rich warren | Window shopping for internet connection | Scientific technology


Imagine choosing your water supplier. Instead of being limited to Illinois American Water, you can choose from a handful of companies offering to deliver water to your home. Plus, try imagining them tearing up the streets so everyone can lay their own array in your block. Even more fascinating is to conceive that each water company essentially pumps from the same aquifer, the main difference being the pressure and price of water.

It’s a near-perfect analogy for Internet connectivity in Champaign-Urbana and surrounding areas. Not so long ago, the franchised cable or telephone company provided your only connection to the Internet. Prices were high with frustrating customer service.

A flood of federal money has recently poured into small towns and rural areas allowing new internet service providers to compete with established ISPs (in this case, literally). As a result, many residents can now choose from multiple ISPs, offering varying prices, speeds, reliability, customer service, and amount of data. It absolutely pays to shop around for your internet connection. Always read the fine print before signing on the dotted line.

Most people are finding that they no longer need the programming packages provided by cable and satellite. You can choose the internet streaming services you want or select packages from Hulu, YouTube and others. With various streaming sticks such as Roku and Amazon Fire TV as well as smart TVs, watching from the internet is just as easy and convenient as with cable or satellite.

Mediacom (now trading as Xstream) held a virtual monopoly on my block for decades, with Frontier coming a long way behind. Mediacom, not always reliable, offered the worst customer service while being ridiculously expensive. Even if you saw a broken cable, you had to face an ignorant person in India. Frontier’s internet speeds were so slow it seemed like worms could deliver data faster.

Two years ago, in a flurry of activity, CCG/Pavlov dug a fiber optic cable faster than a mole on meth, closely pursued by Volo. More recently, Mediacom and Frontier have upped their game with new coaxial and fiber cables. Fast fiber by nature provides little incentive for companies to market different speeds, so 1 gigabyte (1,000 megabits per second) has become the de facto speed for CCG and Volo. They vary depending on the amount of data you are charged for. CCG and Volo route fiber directly into your home, while Mediacom and Frontier still rely primarily on coaxial cable for the last leg. The more fiber, the better.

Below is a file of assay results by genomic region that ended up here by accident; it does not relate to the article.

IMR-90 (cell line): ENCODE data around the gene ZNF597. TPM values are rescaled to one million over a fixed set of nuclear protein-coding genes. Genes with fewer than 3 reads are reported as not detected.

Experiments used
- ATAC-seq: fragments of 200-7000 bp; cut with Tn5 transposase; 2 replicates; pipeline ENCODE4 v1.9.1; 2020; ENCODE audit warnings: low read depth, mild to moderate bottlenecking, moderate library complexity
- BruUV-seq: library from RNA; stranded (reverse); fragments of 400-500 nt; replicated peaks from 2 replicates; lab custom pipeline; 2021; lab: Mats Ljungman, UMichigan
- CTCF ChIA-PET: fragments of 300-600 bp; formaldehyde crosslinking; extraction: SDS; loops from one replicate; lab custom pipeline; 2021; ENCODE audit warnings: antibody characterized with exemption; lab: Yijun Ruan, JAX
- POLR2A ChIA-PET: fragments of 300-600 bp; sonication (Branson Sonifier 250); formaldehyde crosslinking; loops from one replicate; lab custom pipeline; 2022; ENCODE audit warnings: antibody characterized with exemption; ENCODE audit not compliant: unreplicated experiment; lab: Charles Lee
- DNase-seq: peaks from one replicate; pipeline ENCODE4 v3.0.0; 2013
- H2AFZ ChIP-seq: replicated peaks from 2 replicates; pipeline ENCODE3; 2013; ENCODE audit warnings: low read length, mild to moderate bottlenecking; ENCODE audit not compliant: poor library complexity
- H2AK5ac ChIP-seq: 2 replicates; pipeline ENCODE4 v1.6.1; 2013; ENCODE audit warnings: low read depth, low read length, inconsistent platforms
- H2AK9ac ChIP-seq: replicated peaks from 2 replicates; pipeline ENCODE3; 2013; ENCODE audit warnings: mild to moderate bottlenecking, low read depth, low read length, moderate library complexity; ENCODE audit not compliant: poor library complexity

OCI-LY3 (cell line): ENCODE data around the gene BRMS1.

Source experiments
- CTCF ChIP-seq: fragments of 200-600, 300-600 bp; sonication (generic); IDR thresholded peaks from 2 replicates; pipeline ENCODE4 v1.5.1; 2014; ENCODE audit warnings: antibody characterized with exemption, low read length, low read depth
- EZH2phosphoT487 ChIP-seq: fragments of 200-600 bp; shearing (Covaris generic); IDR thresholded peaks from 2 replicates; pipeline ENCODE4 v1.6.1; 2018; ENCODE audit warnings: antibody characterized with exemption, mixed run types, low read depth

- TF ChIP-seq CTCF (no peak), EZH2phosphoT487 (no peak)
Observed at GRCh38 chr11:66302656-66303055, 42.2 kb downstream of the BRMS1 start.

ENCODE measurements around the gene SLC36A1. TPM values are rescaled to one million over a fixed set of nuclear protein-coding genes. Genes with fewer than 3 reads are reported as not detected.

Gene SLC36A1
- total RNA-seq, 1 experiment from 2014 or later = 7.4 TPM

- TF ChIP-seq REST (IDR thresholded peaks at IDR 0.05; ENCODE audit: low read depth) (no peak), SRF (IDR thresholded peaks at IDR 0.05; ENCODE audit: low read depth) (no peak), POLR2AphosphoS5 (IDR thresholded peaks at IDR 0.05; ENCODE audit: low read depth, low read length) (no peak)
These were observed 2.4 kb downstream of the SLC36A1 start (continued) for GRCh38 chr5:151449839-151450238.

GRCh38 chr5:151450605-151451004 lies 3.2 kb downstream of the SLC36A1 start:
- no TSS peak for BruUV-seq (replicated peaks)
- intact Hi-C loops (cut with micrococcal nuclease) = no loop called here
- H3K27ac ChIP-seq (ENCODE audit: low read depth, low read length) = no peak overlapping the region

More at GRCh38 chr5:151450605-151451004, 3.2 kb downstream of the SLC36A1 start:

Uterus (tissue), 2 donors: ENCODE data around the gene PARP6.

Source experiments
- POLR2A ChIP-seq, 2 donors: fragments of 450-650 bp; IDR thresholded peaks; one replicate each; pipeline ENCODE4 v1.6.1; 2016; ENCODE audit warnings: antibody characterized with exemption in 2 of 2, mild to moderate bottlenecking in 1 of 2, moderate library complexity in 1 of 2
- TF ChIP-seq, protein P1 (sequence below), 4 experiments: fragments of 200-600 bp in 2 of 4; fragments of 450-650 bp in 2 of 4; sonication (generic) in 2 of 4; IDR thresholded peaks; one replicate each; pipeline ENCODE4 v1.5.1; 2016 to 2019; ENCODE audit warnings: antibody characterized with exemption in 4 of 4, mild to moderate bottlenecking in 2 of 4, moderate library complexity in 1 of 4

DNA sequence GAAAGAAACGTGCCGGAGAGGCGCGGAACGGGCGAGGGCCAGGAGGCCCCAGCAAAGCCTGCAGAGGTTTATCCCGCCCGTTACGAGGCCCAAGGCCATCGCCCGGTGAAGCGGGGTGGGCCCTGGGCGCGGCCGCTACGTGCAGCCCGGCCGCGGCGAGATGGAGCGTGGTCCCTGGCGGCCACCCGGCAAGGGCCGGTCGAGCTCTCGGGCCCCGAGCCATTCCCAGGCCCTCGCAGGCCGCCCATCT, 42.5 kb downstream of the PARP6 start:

The most surprising thing is that wide price differences differentiate these companies. On my block, Volo charged about two-thirds of what CCG charged. CCG charged about half of what Mediacom charged for broadband connections.

While Volo doesn’t always deliver the promised 1 gigabyte speeds, its impressive reliability and customer service make up for it.

This from a reader: “I thought you might be interested in looking at this document. Champaign County is considering a broadband project for rural areas. If you remember, we had a conversation a little over a year ago about trying to get internet at my house north of Muhammad. We’ve since installed Volo, and it’s been pretty reliable. »

The report the reader is referring to (prepared by CCG) opens with: “There is a wide disparity in the county between broadband speeds in cities and speeds in rural areas. The best visual demonstration of this is the map created from the Farm Bureau’s survey which shows that broadband speeds are dropping on the outskirts of every city. To read the full report, which is quite interesting, go to

Right now, the rural internet is like the old original TV show “Lassie” where they had to throw the phone by hand to make a call. There is no excuse for the lack of rural broadband in the second fifth of the 21st century.

Rich Warren, who lives in the Champaign area, is a longtime critic of consumer electronics. Email him at [email protected]


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